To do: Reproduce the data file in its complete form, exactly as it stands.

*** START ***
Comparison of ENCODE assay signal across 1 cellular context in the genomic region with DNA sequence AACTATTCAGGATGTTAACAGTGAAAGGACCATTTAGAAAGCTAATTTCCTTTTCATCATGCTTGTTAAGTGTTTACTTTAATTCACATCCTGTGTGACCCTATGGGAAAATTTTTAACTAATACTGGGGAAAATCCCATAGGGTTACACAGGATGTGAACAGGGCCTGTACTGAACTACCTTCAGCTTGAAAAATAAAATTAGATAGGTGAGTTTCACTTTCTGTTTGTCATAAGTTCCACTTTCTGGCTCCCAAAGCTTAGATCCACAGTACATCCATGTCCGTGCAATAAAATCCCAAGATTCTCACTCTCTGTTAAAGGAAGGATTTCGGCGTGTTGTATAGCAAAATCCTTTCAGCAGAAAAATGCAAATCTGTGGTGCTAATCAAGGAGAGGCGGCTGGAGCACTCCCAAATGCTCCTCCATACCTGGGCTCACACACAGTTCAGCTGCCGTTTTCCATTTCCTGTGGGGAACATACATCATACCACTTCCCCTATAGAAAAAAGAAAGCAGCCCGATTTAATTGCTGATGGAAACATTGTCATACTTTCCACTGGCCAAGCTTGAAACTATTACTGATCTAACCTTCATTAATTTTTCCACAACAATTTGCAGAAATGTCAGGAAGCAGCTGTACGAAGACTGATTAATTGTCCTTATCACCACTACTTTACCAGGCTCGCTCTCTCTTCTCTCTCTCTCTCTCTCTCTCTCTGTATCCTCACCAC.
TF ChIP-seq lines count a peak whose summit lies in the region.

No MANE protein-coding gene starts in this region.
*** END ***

Comparison of ENCODE assay signal across 1 cellular context in the genomic region with DNA sequence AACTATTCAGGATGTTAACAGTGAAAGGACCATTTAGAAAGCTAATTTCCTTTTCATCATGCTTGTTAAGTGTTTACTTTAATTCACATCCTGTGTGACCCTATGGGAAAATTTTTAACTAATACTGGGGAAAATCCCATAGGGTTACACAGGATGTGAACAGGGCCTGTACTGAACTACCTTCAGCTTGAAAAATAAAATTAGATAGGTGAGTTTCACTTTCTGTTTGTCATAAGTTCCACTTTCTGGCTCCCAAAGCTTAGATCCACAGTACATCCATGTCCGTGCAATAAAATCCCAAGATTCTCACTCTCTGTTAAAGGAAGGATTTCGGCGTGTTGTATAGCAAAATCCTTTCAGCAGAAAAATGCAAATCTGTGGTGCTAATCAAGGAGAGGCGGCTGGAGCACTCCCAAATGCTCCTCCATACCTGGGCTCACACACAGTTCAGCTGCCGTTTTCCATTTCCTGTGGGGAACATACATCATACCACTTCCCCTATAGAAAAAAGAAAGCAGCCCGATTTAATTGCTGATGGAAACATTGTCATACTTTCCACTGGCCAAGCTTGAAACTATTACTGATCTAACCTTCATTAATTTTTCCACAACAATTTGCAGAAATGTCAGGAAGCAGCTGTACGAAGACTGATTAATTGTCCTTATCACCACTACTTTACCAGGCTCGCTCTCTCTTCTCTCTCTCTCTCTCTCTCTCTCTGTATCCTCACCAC.
TF ChIP-seq lines count a peak whose summit lies in the region.

No MANE protein-coding gene starts in this region.